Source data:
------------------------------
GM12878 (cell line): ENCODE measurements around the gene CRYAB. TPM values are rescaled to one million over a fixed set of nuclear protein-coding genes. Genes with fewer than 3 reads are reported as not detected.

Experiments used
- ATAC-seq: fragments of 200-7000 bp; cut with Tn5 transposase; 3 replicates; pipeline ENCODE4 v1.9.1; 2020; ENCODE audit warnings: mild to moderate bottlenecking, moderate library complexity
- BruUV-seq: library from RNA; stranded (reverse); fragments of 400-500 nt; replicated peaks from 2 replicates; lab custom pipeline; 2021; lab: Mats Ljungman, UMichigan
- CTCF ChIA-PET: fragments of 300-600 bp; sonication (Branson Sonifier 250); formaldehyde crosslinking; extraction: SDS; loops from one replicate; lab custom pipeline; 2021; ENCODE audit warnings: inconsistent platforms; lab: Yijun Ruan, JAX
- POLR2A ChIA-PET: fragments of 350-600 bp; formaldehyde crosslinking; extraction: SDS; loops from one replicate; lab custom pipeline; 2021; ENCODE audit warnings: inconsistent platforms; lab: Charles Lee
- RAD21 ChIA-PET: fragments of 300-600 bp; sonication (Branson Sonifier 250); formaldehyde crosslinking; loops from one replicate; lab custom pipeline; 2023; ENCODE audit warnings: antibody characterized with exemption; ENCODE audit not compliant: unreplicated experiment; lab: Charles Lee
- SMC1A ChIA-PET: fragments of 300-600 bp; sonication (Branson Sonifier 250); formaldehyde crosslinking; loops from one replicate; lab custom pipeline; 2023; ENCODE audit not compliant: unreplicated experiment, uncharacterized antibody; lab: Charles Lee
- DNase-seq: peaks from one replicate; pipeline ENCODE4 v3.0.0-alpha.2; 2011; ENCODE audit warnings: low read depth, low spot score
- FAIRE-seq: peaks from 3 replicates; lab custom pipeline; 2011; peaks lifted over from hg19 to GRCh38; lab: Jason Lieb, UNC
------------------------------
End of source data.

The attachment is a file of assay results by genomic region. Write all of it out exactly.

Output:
GM12878 (cell line): ENCODE measurements around the gene CRYAB. TPM values are rescaled to one million over a fixed set of nuclear protein-coding genes. Genes with fewer than 3 reads are reported as not detected.

Experiments used
- ATAC-seq: fragments of 200-7000 bp; cut with Tn5 transposase; 3 replicates; pipeline ENCODE4 v1.9.1; 2020; ENCODE audit warnings: mild to moderate bottlenecking, moderate library complexity
- BruUV-seq: library from RNA; stranded (reverse); fragments of 400-500 nt; replicated peaks from 2 replicates; lab custom pipeline; 2021; lab: Mats Ljungman, UMichigan
- CTCF ChIA-PET: fragments of 300-600 bp; sonication (Branson Sonifier 250); formaldehyde crosslinking; extraction: SDS; loops from one replicate; lab custom pipeline; 2021; ENCODE audit warnings: inconsistent platforms; lab: Yijun Ruan, JAX
- POLR2A ChIA-PET: fragments of 350-600 bp; formaldehyde crosslinking; extraction: SDS; loops from one replicate; lab custom pipeline; 2021; ENCODE audit warnings: inconsistent platforms; lab: Charles Lee
- RAD21 ChIA-PET: fragments of 300-600 bp; sonication (Branson Sonifier 250); formaldehyde crosslinking; loops from one replicate; lab custom pipeline; 2023; ENCODE audit warnings: antibody characterized with exemption; ENCODE audit not compliant: unreplicated experiment; lab: Charles Lee
- SMC1A ChIA-PET: fragments of 300-600 bp; sonication (Branson Sonifier 250); formaldehyde crosslinking; loops from one replicate; lab custom pipeline; 2023; ENCODE audit not compliant: unreplicated experiment, uncharacterized antibody; lab: Charles Lee
- DNase-seq: peaks from one replicate; pipeline ENCODE4 v3.0.0-alpha.2; 2011; ENCODE audit warnings: low read depth, low spot score
- FAIRE-seq: peaks from 3 replicates; lab custom pipeline; 2011; peaks lifted over from hg19 to GRCh38; lab: Jason Lieb, UNC